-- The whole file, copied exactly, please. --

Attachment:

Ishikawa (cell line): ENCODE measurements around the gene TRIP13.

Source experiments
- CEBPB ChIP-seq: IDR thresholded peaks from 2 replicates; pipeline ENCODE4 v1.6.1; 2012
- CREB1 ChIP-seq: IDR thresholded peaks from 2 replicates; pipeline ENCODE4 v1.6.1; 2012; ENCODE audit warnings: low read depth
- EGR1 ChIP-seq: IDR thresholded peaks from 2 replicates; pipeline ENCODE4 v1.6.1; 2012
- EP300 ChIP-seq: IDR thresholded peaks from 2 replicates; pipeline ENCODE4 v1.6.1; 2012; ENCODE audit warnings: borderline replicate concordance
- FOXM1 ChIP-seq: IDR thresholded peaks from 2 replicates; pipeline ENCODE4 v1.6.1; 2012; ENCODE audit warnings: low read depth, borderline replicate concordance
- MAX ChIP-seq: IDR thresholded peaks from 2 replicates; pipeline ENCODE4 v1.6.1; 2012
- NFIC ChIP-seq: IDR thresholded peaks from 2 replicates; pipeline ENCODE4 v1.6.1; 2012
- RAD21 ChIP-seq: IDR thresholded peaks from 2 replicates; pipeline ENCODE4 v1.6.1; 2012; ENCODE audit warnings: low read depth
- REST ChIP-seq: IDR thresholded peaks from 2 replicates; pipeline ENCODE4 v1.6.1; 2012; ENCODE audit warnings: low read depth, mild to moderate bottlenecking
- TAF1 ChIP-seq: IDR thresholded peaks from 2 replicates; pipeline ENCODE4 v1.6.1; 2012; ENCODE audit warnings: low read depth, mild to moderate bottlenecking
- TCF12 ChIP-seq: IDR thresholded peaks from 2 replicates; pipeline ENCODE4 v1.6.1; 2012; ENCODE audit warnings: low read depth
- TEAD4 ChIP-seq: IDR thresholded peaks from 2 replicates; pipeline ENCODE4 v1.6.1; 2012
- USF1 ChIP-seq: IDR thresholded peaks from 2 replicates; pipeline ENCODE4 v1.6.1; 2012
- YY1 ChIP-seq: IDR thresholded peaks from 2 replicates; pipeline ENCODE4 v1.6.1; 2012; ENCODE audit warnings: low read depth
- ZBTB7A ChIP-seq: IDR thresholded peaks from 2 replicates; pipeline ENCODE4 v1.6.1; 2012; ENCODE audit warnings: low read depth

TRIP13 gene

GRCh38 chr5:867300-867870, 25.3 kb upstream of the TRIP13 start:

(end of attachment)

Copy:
Ishikawa (cell line): ENCODE measurements around the gene TRIP13.

Source experiments
- CEBPB ChIP-seq: IDR thresholded peaks from 2 replicates; pipeline ENCODE4 v1.6.1; 2012
- CREB1 ChIP-seq: IDR thresholded peaks from 2 replicates; pipeline ENCODE4 v1.6.1; 2012; ENCODE audit warnings: low read depth
- EGR1 ChIP-seq: IDR thresholded peaks from 2 replicates; pipeline ENCODE4 v1.6.1; 2012
- EP300 ChIP-seq: IDR thresholded peaks from 2 replicates; pipeline ENCODE4 v1.6.1; 2012; ENCODE audit warnings: borderline replicate concordance
- FOXM1 ChIP-seq: IDR thresholded peaks from 2 replicates; pipeline ENCODE4 v1.6.1; 2012; ENCODE audit warnings: low read depth, borderline replicate concordance
- MAX ChIP-seq: IDR thresholded peaks from 2 replicates; pipeline ENCODE4 v1.6.1; 2012
- NFIC ChIP-seq: IDR thresholded peaks from 2 replicates; pipeline ENCODE4 v1.6.1; 2012
- RAD21 ChIP-seq: IDR thresholded peaks from 2 replicates; pipeline ENCODE4 v1.6.1; 2012; ENCODE audit warnings: low read depth
- REST ChIP-seq: IDR thresholded peaks from 2 replicates; pipeline ENCODE4 v1.6.1; 2012; ENCODE audit warnings: low read depth, mild to moderate bottlenecking
- TAF1 ChIP-seq: IDR thresholded peaks from 2 replicates; pipeline ENCODE4 v1.6.1; 2012; ENCODE audit warnings: low read depth, mild to moderate bottlenecking
- TCF12 ChIP-seq: IDR thresholded peaks from 2 replicates; pipeline ENCODE4 v1.6.1; 2012; ENCODE audit warnings: low read depth
- TEAD4 ChIP-seq: IDR thresholded peaks from 2 replicates; pipeline ENCODE4 v1.6.1; 2012
- USF1 ChIP-seq: IDR thresholded peaks from 2 replicates; pipeline ENCODE4 v1.6.1; 2012
- YY1 ChIP-seq: IDR thresholded peaks from 2 replicates; pipeline ENCODE4 v1.6.1; 2012; ENCODE audit warnings: low read depth
- ZBTB7A ChIP-seq: IDR thresholded peaks from 2 replicates; pipeline ENCODE4 v1.6.1; 2012; ENCODE audit warnings: low read depth

TRIP13 gene

GRCh38 chr5:867300-867870, 25.3 kb upstream of the TRIP13 start: